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080 - DOC CLUB EDITION: STUTZ

Whether or not you agree with HR's many methods... we can all agree that humans need better tools to be, well, human. With the rise of mental health awareness, an increasing conversation about ending work stress and anti-hustle culture on the rise - it's important to discuss... your intimacy issues. After much fanfare for their first 'Doc Club' episode, Alexa and Tyson review the new and popular documentary, Stutz, with lots of aggressive opinions to share. Give it go!



Watch the doc: https://www.netflix.com/title/81387962

Read Mark Manson’s book: https://www.amazon.com/Love-Not-Enough-Mark-Manson/dp/1713585189

***Important People Problems disclaimer: We don’t think that HR should take on the role of in-office psychologist or psychiatrist. Are there some interesting and valuable resources and tools in this documentary to help humans better understand themselves and maybe better understand how they work? Absolutely. We’re not suggesting you become the Wendy Rhoades of your office. However if you don’t get that reference, we are suggesting that you watch Billions.

Highlights and Key Points:

  • What is a doc club anyway? (11:58)

  • “Stutz” summary (12:38)

  • SPOILER ALERT (15:03)

  • “How do you build trust and rapport between two people in vulnerable situations?” (16:10)

  • Tying the doc and its message back to HR and the working environment (16:35)

  • SPOILER ALERT (17:09)

  • “Your manager is sometimes someone you have to be vulnerable with in order to be managed well. You have to honest about failings.” (17:56-18:04)

  • “You can’t manage people well if you do not know where they come from and you do not know where they are trying to go.” (19:02)

  • The idea of being fallible and how that connects back to work (27:57)

FOLLOW US!

Follow the podcast on Linkedin, Instagram, and TikTok at @peopleproblemspod

Follow the hosts:

Alexa Baggio on Instagram, Tiktok, and LinkedIn

Tyson Mackenzie on Instagram at @hr.shook


Alexa

Tyson! what is up?


Tyson

Honestly, like, it is just like dead winter over here. I got nothing going on. It is just like, you know, grinding it out like nothing to look forward to any holidays are.


Alexa

Passed like a Canadian winter.


Tyson

Yeah, it is just cold. And we've got cold on the horizons for a while now. So it's just, you know, hunker in.


Alexa

Nice. I am two blocks from the beach and it is 86 degrees here yet in my windowless Mexican apartment. So no, to all the listeners, if the windows are closed in the Airbnb listing, ask the owner to make sure that they go outside and not too a hallway. Lesson learned. But beyond that, I basically go from a windowless apartment which is very good for working, very, very focus oriented to 86 degrees and sunny.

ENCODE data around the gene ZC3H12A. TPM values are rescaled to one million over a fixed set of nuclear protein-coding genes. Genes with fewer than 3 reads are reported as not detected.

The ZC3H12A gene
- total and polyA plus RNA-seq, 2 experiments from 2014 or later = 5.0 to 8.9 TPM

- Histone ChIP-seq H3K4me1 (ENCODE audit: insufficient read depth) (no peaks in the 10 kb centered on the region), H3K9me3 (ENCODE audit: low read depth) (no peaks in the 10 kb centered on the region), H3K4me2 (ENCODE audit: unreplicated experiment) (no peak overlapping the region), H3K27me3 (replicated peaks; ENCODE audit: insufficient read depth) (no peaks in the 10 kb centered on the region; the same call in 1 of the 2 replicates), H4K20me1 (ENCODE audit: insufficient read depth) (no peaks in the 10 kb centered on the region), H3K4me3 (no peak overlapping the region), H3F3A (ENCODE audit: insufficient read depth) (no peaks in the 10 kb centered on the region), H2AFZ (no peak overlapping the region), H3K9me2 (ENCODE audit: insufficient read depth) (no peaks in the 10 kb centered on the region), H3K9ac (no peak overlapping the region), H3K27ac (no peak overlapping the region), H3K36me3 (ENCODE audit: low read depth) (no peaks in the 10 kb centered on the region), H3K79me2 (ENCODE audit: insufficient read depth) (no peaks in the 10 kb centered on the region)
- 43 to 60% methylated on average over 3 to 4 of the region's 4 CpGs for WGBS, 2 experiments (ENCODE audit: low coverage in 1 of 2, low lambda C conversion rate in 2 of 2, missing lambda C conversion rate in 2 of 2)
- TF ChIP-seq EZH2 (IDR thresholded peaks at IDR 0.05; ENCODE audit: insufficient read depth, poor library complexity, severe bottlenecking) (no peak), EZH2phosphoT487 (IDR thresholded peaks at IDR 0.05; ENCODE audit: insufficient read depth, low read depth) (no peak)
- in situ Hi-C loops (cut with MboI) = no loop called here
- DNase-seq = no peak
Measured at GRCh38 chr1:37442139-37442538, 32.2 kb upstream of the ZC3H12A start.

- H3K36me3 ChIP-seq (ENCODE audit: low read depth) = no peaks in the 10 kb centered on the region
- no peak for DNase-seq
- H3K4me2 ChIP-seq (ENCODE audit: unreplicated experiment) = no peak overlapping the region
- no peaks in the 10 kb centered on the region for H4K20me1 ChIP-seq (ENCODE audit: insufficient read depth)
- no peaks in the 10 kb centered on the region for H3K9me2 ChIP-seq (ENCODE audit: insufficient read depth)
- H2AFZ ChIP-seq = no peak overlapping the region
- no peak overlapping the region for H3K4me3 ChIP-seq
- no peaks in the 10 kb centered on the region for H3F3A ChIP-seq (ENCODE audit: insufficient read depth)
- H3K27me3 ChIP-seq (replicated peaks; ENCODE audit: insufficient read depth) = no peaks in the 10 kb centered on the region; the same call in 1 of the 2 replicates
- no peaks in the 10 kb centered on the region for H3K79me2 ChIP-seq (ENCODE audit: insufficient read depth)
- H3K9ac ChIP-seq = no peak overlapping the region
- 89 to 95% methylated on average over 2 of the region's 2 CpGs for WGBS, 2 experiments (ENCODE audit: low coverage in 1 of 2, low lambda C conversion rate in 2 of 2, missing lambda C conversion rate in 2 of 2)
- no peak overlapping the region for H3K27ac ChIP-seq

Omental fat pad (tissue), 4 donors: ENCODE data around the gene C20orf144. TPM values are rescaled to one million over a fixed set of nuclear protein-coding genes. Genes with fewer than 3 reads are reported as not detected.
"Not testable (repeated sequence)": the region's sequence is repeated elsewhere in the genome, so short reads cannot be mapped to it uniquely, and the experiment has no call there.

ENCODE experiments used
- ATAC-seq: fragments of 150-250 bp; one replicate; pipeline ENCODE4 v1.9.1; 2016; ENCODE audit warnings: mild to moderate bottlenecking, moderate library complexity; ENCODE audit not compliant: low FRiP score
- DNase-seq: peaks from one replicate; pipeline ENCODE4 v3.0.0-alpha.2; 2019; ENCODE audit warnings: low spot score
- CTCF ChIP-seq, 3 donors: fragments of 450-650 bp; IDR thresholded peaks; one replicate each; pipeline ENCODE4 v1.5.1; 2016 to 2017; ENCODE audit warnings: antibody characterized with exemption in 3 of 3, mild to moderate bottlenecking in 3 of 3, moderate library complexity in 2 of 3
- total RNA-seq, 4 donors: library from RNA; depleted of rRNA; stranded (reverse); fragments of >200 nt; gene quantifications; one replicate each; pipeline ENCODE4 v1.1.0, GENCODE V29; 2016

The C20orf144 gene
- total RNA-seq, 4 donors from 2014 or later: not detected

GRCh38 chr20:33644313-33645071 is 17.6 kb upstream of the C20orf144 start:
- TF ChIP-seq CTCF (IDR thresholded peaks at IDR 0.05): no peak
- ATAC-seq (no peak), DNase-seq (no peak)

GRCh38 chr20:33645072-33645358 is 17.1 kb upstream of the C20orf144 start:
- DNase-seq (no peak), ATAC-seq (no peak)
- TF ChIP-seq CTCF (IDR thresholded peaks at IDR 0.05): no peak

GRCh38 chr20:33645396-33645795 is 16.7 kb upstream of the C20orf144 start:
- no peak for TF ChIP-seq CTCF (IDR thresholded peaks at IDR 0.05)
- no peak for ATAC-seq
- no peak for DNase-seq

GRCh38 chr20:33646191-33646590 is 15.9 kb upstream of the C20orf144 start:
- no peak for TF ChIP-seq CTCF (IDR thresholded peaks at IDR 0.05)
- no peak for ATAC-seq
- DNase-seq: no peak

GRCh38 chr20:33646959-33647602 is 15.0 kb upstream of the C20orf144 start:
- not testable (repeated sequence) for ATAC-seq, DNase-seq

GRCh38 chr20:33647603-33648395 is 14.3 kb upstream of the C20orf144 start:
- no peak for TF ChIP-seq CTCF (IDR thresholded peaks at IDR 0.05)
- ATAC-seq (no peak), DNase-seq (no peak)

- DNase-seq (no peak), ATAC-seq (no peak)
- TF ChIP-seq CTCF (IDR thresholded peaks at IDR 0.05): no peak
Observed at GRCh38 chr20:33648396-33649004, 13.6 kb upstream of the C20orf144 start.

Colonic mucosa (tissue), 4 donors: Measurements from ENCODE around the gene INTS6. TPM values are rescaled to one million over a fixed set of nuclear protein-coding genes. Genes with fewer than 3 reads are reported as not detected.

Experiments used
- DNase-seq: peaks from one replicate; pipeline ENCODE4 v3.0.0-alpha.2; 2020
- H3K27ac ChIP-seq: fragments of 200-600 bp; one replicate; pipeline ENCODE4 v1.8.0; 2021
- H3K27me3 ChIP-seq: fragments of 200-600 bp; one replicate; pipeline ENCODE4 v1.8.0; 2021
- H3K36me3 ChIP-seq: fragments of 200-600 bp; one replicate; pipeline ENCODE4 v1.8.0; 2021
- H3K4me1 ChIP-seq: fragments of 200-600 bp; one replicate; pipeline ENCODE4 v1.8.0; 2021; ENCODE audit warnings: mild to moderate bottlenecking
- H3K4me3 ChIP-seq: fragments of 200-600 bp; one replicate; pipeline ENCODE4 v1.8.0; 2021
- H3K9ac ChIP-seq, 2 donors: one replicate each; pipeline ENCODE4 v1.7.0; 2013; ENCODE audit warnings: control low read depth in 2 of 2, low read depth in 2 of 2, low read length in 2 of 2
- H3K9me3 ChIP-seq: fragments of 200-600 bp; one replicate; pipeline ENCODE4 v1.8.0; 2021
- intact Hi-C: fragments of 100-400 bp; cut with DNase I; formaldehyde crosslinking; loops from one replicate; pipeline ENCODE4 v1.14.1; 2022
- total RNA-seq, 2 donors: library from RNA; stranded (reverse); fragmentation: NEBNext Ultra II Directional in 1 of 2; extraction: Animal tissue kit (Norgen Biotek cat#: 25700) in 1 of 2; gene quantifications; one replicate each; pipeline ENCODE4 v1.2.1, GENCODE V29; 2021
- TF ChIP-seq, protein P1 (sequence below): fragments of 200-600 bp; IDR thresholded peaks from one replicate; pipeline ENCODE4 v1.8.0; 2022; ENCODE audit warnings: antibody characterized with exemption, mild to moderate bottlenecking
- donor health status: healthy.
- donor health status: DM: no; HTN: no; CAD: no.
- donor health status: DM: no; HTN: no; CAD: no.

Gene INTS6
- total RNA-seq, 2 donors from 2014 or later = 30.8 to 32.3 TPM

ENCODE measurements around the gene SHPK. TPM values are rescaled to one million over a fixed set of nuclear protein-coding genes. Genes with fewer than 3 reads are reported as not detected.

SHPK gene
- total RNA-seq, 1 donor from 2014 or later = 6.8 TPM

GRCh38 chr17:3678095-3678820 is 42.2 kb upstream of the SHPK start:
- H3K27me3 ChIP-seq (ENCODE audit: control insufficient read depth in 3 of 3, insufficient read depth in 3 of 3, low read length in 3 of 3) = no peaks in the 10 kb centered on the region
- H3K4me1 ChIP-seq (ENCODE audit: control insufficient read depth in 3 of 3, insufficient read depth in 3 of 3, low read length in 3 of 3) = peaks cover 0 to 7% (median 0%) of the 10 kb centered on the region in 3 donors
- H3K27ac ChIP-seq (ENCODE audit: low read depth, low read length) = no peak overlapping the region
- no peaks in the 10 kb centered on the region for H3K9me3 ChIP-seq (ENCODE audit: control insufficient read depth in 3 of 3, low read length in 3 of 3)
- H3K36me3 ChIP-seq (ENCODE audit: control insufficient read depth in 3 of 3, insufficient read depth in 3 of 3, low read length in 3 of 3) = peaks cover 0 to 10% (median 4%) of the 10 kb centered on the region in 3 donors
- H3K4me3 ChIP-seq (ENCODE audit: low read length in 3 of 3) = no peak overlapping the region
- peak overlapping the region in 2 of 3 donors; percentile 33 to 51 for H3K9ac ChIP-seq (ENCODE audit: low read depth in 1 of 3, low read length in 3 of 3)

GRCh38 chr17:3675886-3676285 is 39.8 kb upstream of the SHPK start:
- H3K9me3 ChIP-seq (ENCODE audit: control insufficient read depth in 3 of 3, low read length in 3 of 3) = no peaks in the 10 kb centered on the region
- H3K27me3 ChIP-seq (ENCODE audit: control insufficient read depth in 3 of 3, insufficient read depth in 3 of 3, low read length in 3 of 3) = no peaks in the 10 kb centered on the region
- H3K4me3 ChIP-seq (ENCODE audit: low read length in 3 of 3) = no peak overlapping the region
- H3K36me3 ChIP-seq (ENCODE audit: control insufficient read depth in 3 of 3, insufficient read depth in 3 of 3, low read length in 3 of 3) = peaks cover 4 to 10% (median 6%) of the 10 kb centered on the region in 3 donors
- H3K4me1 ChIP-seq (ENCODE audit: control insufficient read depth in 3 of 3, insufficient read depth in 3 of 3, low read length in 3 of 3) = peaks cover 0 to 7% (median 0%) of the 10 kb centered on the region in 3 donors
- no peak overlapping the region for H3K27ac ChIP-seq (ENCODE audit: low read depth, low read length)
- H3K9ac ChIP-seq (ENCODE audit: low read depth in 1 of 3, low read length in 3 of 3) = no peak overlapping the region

Tyson

So that sounds lovely. That sounds lovely. She had to hop on a plane.


Alexa

Mexico it least to Puerto Vallarta. Here we go. All right. Awesome. Well. Any other major updates before we enchant the people with our opinions? About this documentary?


Tyson

Now, let's let's dove right in. I'm excited.


Alexa

All right. All right. So we're here for round two of our club episodes. And for those of you who did not listen to our first one, I highly recommend it. But this is a format for the episodes that I basically ripped off from a thing that my friends do once a month. And if you do not remember sort of the general situation here, it's much like a book club.


Alexa

And we will do some book club episodes this year as well, which I'm really excited about. But we call this doc club short for documentary club. And the idea is that you watch a documentary just like you would read a book on your own time, in your own, the comfort of your own home, and then you come together to talk about it.


Alexa

So I will at some point create a one pager because I'm a nerd in the major world, loves one pagers about how to set up your own doc club. But for the purposes of this episode, we are talking about the relatively new documentary created by Jonah Hill called Stutz, which is about his therapist, Phil Stutz, And yeah, so General Gist here, rules of engagement for Doc Club are that if you pick the documentary, you have the opening commentary or the opening question I believe for our Abercrombie episode, Tyson, that was your pick, and Stutz was my pick.


Alexa

So pressures on me to open up here and clearly I'm delaying because I don't have a great opening thought. I have lots of thoughts. So the first thing that I circled by circled, I took lots of notes as I was watching this because I have lots of thoughts and I'll try my best to organize them. But I definitely circled, for what it's worth.


Alexa